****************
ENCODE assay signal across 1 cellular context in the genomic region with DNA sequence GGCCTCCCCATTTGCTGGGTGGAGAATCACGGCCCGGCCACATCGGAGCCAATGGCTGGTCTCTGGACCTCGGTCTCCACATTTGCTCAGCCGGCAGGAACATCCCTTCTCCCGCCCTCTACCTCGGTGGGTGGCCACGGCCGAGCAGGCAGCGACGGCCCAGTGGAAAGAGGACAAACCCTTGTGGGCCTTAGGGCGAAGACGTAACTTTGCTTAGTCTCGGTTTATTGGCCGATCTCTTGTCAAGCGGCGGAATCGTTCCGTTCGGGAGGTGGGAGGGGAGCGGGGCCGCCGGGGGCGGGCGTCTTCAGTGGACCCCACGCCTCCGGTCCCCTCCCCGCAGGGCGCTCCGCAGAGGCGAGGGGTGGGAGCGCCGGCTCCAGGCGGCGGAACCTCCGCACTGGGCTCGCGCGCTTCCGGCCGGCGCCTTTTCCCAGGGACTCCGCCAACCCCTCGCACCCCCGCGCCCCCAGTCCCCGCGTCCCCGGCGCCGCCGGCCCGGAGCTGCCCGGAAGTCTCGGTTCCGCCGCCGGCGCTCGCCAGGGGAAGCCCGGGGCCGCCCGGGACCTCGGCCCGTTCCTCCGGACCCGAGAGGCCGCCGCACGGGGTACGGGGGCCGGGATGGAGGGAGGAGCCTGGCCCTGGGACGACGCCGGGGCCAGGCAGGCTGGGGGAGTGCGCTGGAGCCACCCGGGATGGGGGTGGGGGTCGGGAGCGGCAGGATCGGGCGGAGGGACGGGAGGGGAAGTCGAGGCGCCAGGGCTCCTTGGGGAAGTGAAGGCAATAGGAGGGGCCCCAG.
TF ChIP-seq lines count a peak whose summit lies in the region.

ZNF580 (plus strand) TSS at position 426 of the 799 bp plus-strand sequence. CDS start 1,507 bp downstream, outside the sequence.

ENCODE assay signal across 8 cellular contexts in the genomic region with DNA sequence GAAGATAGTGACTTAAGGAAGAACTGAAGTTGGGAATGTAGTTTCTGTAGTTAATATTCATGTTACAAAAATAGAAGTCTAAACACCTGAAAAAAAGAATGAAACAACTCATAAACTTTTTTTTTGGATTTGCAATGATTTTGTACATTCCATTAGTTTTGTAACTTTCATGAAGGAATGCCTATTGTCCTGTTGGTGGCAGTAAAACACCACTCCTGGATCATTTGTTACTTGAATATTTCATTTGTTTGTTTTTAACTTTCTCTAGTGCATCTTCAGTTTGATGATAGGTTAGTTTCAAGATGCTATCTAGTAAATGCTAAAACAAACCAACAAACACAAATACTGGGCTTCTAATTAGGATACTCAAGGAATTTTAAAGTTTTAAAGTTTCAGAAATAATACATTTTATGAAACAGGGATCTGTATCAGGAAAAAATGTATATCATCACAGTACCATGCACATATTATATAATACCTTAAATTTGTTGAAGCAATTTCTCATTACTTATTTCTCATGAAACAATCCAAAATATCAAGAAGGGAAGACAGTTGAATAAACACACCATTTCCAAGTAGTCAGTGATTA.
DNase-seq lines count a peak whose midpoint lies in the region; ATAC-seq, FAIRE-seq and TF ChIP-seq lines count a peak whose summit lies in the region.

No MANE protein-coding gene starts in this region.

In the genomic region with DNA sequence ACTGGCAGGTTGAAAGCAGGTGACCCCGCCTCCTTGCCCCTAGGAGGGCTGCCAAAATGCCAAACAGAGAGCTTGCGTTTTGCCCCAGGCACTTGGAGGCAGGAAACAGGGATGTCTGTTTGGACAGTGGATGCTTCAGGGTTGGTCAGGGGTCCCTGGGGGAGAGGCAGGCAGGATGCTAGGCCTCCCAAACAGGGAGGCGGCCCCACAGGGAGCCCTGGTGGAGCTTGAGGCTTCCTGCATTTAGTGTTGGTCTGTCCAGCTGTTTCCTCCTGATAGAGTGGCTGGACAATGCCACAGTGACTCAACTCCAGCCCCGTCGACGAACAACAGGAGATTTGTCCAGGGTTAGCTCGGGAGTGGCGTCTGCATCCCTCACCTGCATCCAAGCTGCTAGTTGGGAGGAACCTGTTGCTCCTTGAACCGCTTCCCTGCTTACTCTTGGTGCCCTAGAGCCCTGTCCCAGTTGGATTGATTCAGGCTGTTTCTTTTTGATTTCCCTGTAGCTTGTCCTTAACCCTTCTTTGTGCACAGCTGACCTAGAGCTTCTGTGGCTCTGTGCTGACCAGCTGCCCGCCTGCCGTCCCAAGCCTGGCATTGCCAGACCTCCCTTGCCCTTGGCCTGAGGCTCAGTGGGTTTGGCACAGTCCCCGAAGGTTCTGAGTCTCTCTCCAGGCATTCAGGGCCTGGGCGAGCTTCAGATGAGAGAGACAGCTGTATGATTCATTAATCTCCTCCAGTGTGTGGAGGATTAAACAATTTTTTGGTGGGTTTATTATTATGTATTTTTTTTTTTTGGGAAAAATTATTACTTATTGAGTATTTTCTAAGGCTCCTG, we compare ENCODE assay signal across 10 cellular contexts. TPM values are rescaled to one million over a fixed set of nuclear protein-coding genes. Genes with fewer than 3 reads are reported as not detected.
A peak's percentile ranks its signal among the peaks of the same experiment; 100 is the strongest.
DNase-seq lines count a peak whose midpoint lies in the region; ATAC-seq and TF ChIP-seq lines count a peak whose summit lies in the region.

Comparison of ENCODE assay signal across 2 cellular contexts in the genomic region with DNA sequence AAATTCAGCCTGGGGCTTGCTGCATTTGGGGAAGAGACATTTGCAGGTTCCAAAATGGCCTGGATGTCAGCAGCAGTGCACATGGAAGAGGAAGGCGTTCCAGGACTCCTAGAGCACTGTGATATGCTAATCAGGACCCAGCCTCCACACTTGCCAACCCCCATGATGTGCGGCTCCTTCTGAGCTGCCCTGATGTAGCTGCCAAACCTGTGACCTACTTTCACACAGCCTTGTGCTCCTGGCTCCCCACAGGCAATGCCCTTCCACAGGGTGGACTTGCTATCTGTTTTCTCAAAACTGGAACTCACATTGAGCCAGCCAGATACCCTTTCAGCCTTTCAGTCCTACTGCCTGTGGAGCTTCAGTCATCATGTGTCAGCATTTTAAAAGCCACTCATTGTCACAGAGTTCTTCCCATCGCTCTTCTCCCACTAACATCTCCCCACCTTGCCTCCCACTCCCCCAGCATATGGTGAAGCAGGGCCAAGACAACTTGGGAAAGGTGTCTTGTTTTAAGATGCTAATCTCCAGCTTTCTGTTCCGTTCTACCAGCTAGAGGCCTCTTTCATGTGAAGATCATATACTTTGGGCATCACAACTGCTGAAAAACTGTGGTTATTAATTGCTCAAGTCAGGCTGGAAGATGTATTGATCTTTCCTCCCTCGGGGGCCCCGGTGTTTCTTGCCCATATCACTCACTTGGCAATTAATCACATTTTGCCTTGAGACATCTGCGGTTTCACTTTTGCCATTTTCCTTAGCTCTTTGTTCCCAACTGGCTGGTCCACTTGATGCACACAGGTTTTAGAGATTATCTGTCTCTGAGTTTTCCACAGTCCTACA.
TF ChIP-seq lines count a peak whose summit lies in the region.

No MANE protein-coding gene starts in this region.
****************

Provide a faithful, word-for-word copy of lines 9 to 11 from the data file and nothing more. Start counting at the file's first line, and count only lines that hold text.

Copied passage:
DNase-seq lines count a peak whose midpoint lies in the region; ATAC-seq and TF ChIP-seq lines count a peak whose summit lies in the region.

Comparison of ENCODE assay signal across 2 cellular contexts in the genomic region with DNA sequence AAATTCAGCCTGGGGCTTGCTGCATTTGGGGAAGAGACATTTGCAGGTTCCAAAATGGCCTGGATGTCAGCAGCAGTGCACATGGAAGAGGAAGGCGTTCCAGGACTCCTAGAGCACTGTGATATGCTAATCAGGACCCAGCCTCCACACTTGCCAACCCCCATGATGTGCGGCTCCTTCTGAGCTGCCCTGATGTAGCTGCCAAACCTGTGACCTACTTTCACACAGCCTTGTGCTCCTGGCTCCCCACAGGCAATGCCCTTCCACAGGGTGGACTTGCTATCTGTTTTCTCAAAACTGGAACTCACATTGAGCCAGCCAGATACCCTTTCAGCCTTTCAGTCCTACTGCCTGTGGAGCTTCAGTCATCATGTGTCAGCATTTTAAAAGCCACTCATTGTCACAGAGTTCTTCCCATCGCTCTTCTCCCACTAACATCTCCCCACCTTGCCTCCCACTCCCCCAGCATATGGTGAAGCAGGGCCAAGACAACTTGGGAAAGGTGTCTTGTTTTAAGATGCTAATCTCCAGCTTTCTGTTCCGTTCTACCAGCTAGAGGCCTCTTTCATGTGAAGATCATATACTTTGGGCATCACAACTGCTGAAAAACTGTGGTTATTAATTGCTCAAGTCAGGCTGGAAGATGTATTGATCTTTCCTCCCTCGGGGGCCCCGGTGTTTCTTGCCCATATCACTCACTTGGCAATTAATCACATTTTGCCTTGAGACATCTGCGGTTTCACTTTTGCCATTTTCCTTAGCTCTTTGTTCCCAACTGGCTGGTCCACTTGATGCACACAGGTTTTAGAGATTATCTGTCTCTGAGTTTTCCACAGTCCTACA.
TF ChIP-seq lines count a peak whose summit lies in the region.